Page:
It’s the Attention, Stupid

December 29, 2008
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One of the mistakes we often make in our quest for economic reductionism is to assume that all value can be monentized. But this model often breaks down in the context of online communities. As Manila Austin, a psychologist who heads up research at Communispace, put it, ”People want the validation that they are being heard.”

In a BusinessWeek article entitled “Will Work for Praise: The Web’s Free-Labor Economy“, Ste

One of the mistakes we often make in our quest for economic reductionism is to assume that all value can be monentized. But this model often breaks down in the context of online communities. As Manila Austin, a psychologist who heads up research at Communispace, put it, ”People want the validation that they are being heard.”

In a BusinessWeek article entitled “Will Work for Praise: The Web’s Free-Labor Economy“, Stephen Baker tells some stories about the unpaid volunteers who invest their energy in helping others online, and the companies who try to monetize their efforts. Of course, the volunteers are only unpaid in financial terms; they are very much incented by one thing money can’t always buy: attention.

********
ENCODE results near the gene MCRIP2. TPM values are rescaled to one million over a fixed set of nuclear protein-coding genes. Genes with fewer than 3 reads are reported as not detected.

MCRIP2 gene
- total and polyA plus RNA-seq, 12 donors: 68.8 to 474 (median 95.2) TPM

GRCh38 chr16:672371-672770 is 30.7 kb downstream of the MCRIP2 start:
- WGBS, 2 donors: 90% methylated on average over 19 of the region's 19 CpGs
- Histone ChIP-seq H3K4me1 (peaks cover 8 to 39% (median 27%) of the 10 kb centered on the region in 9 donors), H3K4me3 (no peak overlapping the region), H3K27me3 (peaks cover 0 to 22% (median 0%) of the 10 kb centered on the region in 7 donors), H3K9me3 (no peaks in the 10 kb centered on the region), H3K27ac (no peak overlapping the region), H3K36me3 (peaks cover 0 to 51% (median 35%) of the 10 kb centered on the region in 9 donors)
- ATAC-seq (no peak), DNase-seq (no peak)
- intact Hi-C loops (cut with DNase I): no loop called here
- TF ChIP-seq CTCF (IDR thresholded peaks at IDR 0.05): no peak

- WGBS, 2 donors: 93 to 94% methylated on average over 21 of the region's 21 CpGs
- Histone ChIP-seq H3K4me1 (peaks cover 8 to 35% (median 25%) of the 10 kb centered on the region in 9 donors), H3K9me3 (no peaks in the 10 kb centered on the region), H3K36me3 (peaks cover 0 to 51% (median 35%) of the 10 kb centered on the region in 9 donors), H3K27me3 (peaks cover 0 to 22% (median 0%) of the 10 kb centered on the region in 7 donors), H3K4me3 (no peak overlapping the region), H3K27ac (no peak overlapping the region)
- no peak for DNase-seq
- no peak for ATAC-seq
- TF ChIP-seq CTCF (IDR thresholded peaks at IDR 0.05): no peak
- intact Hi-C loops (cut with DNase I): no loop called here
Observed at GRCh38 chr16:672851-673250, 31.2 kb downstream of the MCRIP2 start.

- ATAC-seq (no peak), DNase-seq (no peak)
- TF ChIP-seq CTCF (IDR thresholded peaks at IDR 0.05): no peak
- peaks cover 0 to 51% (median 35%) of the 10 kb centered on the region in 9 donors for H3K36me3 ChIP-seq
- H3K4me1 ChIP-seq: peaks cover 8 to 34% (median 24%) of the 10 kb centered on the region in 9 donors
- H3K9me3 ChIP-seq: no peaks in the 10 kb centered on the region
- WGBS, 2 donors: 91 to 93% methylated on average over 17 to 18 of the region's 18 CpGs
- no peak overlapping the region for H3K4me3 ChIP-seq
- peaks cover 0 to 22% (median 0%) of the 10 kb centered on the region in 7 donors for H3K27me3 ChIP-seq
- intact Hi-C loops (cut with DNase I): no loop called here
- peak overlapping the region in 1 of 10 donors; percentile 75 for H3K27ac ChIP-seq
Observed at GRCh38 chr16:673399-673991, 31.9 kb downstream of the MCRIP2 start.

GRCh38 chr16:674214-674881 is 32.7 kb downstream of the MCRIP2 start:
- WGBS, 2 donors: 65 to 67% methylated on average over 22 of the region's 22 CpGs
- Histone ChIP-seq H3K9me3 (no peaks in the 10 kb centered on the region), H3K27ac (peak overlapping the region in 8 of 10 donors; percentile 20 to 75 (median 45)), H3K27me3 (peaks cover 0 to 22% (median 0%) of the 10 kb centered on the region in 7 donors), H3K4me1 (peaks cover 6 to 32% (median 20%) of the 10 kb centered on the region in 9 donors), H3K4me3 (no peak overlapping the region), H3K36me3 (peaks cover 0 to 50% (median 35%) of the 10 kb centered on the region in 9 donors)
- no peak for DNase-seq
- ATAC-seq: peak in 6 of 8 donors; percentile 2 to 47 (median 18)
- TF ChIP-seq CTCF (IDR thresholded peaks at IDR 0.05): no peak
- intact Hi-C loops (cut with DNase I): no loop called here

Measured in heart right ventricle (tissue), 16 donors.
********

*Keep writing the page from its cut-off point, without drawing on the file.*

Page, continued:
These days, there’s a lot of concern about what business models will sustain social media–particularly blogs and Twitter. It’s clear from stories like Baker’s that many participants in online communities are sufficiently motivated to invest their own time–and possibly even their own money–in order to reap the non-financial reward of attention.

As it is, most bloggers and tweeters are unpaid for their efforts. Perhaps this model will ultimately sustain the blogosphere, and attention will trump money as the currency of communication.

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